Trustees of charity helping Iraqi orphans are banned over missing £1m

London-based Orphan Relief Fund and Charitable Trust shut down

MOSUL, IRAQ - APRIL 11:  A man stands in the ruins of a building destroyed during fighting between Iraqi forces and Islamic State, on April 11, 2017 in Mosul, Iraq. Large swathes of Mosul have been severely damaged by six months of fighting to retake the city, Iraq's second largest, from Islamic State who have held it since 2014.  (Photo by Carl Court/Getty Images)
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Five trustees who ran a charity that collected money for orphans in Iraq were banned for misconduct after £1m ($1.38m) of funding disappeared.

The UK's Charity Commission closed down Orphan Relief Fund and Charitable Trust (ORFCT), which was generating more than £1m of funding every year, after trustees failed to show where the money was.

It was run by London-based Dr Wathib Al-Amood, who on his Facebook profile claims to be a politician, and four of his relatives – Ahmed Al-Amood, Sulieman Adam, Husham Al-Amood and Bushra Al Neama.

The watchdog found that Dr Al-Amood founded and ran the charity and his relatives played no active role.

It began investigating in 2017 and found £998,746 was transferred to an aid group called Iraqi Charity, also run by Dr Al-Amood, from ORFCT's bank account. The trustees were unable to provide evidence of how it was spent.

During the investigation, a further £88,515.63 was found transferred to Iraqi Charity, leading the watchdog to freeze ORFCT’s bank accounts.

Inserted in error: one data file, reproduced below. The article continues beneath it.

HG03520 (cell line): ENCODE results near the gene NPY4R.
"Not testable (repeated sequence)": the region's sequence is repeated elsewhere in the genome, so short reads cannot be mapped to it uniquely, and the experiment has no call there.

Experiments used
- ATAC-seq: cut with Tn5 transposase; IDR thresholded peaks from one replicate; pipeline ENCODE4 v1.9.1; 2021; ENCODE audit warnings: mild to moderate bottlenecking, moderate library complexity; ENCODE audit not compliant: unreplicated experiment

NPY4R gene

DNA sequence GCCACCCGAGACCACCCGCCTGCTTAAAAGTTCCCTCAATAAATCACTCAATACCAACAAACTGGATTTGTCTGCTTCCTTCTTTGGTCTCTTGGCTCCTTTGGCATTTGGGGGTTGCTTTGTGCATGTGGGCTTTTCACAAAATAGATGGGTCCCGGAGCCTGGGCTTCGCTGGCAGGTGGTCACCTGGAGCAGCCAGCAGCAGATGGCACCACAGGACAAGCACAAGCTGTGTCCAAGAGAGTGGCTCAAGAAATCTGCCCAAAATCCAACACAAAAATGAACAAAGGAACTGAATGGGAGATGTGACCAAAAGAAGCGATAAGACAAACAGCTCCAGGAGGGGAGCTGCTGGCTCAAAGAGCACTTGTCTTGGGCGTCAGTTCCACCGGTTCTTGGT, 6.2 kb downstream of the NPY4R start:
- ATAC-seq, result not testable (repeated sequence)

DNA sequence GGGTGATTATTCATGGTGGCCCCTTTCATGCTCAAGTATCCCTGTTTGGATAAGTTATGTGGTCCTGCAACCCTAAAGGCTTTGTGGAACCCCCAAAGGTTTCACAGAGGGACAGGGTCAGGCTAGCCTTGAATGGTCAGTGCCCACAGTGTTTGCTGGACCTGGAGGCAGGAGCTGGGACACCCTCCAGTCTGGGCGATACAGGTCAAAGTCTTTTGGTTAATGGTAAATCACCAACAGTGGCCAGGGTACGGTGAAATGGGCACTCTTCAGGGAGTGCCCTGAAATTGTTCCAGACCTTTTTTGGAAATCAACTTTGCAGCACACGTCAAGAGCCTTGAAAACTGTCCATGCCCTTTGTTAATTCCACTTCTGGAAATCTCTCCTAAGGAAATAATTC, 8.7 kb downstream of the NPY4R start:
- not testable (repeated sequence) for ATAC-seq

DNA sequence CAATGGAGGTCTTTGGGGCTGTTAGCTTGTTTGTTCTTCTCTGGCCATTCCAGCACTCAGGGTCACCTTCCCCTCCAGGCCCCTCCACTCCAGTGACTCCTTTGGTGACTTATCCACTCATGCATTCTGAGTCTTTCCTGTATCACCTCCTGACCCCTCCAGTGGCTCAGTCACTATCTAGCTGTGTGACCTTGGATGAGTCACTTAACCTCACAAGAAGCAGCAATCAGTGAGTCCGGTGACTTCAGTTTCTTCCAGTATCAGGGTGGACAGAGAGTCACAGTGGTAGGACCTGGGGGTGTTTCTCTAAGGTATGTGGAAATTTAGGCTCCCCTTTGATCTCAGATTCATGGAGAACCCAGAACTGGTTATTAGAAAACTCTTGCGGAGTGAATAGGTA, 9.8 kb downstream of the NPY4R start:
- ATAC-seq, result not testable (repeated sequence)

It was found that Dr Al-Amood spent more than £35,000 using a charity credit card, with about £10,300 on personal expenses.

Despite claims he has repaid the charity, the watchdog has no evidence of this.

"With insufficient checks and balances in place, trustee A (Dr Al-Amood) was able to exert a significant role in the charity to its detriment," the commission said.

"The inability or unwillingness of trustees B to E to act in accordance with their legal duties … contributed to the misconduct and mismanagement at the charity."

Dr Al-Amood and his four relatives were banned from being trustees.

"Trustees play a crucial role in the governance of charities and are required to use their skills, knowledge and experience to run their charity well and in its best interests," the commission said.

"This charity was mismanaged by its trustees to its detriment. The inquiry concluded that the charity’s purposes could be promoted more effectively if it ceased to operate. The inquiry therefore took regulatory action to direct the charity to wind up and dissolve."

Tim Hopkins, the watchdog’s assistant director of investigations, said trustees shared a responsibility to ensure charities were run correctly.

"Charities must use their resources efficiently and effectively and be accountable to those that support them and to the commission as regulator. Former trustees of this charity failed to meet these expectations.

“I hope other trustees consider this case carefully and note particularly their shared responsibilities to ensure that their charity’s funds are applied solely for its charitable purposes and are fully accounted for.”